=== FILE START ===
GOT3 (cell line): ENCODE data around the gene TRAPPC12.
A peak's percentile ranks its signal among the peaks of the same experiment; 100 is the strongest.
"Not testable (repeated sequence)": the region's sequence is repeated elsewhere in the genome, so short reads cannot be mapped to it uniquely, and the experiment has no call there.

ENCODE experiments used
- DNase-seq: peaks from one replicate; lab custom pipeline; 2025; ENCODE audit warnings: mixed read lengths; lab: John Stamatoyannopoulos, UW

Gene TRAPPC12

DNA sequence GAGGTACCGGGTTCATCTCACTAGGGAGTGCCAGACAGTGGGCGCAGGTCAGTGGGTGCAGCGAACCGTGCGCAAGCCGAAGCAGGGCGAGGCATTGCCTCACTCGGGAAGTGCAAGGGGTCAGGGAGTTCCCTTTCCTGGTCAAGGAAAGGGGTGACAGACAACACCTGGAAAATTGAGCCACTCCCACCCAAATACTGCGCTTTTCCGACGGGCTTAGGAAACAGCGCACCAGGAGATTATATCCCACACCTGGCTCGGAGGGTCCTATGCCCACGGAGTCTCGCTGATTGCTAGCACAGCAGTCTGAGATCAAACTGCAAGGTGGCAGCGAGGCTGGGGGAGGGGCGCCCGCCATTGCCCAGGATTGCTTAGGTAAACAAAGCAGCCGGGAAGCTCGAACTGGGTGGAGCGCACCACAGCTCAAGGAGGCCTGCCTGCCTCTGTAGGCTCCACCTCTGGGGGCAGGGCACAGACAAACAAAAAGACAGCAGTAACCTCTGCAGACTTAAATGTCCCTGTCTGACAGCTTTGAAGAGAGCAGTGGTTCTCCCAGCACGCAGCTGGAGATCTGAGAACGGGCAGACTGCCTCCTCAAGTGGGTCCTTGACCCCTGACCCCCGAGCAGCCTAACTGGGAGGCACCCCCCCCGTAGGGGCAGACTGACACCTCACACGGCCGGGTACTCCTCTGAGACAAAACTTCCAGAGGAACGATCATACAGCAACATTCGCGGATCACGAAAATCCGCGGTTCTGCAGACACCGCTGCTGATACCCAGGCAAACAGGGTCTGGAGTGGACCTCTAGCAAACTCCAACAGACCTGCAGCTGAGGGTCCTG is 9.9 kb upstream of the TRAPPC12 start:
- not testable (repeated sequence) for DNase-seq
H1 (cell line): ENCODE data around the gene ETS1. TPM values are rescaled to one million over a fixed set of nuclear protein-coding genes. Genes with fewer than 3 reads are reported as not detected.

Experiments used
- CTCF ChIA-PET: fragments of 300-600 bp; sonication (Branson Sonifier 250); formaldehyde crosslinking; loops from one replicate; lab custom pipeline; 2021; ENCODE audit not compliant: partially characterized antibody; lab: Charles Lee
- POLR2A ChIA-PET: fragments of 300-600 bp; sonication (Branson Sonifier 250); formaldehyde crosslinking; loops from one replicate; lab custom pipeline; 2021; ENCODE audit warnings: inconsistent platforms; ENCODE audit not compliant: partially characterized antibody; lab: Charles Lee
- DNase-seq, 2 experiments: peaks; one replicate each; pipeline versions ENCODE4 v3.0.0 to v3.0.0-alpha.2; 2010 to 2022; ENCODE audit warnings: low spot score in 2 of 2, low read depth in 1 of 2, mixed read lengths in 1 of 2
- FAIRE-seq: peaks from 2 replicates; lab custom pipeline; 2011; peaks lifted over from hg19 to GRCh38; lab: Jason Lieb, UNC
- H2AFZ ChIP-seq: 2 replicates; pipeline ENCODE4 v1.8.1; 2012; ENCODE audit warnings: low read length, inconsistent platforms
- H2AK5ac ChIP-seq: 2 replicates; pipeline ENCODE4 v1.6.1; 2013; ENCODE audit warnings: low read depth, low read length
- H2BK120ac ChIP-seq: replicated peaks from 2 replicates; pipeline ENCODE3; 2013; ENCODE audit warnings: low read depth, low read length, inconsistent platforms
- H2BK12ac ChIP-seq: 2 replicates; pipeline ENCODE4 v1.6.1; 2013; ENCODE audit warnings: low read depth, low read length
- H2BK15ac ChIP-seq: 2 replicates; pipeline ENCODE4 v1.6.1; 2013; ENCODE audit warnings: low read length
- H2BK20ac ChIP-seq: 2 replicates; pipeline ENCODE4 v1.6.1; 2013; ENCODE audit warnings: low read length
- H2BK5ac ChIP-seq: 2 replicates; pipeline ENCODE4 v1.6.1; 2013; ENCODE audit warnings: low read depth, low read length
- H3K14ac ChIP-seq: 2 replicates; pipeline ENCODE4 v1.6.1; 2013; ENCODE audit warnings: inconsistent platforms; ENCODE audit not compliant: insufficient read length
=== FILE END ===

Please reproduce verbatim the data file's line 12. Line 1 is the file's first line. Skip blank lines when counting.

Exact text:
- POLR2A ChIA-PET: fragments of 300-600 bp; sonication (Branson Sonifier 250); formaldehyde crosslinking; loops from one replicate; lab custom pipeline; 2021; ENCODE audit warnings: inconsistent platforms; ENCODE audit not compliant: partially characterized antibody; lab: Charles Lee